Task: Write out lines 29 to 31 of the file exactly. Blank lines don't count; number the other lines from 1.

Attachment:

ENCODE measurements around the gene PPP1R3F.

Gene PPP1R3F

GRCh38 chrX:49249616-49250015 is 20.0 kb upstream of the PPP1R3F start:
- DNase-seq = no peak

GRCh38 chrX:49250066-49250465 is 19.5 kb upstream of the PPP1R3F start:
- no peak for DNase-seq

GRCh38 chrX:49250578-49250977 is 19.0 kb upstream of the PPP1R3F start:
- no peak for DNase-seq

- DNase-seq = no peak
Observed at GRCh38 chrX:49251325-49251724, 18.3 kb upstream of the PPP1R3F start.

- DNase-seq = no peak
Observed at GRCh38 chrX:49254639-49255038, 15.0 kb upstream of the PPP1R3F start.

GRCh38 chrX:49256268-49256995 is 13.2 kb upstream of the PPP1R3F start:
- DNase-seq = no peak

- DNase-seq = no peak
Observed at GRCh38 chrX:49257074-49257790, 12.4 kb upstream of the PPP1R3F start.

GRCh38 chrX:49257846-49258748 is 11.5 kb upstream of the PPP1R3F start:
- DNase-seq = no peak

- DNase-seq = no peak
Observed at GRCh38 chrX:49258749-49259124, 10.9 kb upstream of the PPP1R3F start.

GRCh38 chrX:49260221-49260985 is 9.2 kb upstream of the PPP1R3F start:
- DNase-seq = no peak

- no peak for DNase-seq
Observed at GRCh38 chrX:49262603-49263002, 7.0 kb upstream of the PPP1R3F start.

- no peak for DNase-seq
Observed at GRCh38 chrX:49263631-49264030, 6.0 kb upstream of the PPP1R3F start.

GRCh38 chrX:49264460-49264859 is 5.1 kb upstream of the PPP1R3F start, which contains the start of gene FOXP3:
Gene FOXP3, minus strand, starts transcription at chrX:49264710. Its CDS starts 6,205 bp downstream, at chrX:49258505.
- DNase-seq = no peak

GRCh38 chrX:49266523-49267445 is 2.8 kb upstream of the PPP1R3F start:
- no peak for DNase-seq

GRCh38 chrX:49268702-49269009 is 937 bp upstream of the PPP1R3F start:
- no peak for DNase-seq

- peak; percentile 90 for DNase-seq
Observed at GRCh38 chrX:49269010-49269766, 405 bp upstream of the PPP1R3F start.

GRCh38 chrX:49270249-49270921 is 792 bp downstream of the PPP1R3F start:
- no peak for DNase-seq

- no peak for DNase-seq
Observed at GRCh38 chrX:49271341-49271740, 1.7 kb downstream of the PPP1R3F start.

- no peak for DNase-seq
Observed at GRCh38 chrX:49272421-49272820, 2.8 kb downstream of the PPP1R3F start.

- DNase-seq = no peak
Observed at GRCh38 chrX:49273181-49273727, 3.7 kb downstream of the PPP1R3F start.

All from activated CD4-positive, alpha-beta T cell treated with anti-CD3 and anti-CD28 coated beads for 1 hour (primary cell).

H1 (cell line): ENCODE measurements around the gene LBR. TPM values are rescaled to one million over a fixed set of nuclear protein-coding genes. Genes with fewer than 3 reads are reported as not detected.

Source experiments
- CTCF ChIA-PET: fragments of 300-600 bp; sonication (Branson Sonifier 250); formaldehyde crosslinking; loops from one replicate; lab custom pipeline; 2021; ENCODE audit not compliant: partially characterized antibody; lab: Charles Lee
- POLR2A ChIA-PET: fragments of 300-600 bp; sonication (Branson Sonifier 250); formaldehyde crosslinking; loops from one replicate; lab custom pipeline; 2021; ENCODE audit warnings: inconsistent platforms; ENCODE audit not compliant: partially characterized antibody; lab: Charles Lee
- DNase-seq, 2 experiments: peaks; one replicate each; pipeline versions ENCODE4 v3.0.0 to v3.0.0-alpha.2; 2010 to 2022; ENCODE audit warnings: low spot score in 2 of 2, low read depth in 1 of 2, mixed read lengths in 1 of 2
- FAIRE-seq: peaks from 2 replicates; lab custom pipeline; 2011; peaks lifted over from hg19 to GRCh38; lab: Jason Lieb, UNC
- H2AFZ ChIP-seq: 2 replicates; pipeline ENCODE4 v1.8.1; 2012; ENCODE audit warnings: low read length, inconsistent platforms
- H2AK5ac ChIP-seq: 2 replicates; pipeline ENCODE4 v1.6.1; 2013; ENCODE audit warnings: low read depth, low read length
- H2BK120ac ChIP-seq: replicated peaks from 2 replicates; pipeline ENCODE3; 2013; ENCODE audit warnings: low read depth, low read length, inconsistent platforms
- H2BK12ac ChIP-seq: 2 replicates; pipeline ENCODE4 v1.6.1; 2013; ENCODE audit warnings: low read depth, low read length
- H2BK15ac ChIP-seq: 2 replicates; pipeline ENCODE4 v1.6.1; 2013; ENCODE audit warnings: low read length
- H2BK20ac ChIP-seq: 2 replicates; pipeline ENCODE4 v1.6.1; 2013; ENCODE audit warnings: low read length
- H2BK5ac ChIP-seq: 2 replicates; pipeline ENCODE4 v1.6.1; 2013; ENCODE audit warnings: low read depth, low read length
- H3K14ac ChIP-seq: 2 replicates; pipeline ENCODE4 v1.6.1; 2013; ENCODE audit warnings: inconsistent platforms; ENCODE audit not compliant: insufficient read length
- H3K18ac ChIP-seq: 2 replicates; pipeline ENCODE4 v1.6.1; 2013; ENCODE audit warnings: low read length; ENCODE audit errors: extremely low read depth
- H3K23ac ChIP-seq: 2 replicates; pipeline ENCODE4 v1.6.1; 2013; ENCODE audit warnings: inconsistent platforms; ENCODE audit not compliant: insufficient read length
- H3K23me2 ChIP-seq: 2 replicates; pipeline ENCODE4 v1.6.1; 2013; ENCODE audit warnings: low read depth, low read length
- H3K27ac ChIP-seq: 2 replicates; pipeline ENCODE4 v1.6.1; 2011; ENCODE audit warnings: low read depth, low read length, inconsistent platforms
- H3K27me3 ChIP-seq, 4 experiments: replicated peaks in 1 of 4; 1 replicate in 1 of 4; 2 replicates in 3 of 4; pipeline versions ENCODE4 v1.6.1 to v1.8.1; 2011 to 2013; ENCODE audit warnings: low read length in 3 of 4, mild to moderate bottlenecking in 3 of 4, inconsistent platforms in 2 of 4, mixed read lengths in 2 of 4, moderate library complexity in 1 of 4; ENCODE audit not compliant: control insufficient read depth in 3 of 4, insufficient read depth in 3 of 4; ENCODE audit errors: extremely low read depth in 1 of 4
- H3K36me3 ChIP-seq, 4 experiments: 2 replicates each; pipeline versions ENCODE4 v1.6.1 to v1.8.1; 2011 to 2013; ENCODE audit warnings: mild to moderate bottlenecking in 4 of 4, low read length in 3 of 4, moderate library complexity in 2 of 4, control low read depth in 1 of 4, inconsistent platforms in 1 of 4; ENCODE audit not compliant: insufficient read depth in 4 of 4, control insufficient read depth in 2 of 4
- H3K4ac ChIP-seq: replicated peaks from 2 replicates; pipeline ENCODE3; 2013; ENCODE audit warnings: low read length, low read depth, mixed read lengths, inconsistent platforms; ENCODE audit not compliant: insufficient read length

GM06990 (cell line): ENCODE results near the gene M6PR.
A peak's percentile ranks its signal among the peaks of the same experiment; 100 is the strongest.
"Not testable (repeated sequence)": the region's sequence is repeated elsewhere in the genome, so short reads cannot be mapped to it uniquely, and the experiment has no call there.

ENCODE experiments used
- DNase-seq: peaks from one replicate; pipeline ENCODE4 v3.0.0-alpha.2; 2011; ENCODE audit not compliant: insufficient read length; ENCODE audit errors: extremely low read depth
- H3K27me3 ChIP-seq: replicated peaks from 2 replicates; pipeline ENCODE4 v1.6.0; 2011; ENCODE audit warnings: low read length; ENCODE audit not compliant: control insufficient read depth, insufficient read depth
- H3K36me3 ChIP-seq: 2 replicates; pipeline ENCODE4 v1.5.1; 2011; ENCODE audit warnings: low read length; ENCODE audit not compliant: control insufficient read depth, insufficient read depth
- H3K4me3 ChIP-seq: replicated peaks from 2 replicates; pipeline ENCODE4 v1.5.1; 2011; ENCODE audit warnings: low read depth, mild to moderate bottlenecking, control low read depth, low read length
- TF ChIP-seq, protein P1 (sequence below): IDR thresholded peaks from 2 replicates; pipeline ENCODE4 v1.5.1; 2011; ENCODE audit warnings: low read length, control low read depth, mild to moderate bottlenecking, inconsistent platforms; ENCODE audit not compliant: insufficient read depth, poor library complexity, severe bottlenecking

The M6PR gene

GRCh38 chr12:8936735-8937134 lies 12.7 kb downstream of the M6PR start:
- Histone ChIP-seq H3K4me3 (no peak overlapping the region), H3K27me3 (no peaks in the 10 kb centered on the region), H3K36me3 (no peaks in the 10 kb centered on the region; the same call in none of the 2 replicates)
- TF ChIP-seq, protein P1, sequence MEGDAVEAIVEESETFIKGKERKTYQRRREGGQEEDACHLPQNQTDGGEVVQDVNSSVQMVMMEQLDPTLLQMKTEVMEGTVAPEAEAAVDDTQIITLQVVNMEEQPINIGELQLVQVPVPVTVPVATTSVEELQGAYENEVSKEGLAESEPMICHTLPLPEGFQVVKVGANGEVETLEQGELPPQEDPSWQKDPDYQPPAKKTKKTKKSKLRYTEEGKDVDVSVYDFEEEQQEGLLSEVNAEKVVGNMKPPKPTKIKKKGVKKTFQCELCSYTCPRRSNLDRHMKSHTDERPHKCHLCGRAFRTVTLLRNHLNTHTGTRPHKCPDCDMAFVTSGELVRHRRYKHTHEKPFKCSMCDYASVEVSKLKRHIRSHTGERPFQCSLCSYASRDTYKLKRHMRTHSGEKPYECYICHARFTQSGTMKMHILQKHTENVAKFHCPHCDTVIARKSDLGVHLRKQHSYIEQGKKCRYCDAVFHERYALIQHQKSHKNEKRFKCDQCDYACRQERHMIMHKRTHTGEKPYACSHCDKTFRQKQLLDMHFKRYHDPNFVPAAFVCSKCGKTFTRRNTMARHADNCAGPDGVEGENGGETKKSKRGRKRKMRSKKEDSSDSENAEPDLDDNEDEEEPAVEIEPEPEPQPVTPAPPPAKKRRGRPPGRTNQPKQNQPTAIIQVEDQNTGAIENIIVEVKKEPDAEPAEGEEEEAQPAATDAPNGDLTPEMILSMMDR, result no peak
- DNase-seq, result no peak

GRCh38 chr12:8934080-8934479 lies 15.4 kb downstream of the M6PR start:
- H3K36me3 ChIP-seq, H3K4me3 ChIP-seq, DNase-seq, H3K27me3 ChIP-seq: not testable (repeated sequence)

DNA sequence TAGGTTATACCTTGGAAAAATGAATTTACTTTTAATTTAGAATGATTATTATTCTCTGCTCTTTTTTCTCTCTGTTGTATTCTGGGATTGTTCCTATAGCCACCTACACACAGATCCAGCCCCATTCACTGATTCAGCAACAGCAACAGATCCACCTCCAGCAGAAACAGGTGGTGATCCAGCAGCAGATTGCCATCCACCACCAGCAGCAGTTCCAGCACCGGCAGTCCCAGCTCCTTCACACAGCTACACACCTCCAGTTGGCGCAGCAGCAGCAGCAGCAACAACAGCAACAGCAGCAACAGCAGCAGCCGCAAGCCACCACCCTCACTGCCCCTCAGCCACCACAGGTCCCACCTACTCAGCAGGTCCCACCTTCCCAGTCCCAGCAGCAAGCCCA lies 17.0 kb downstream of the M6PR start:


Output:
- DNase-seq = no peak

GRCh38 chrX:49266523-49267445 is 2.8 kb upstream of the PPP1R3F start:
- no peak for DNase-seq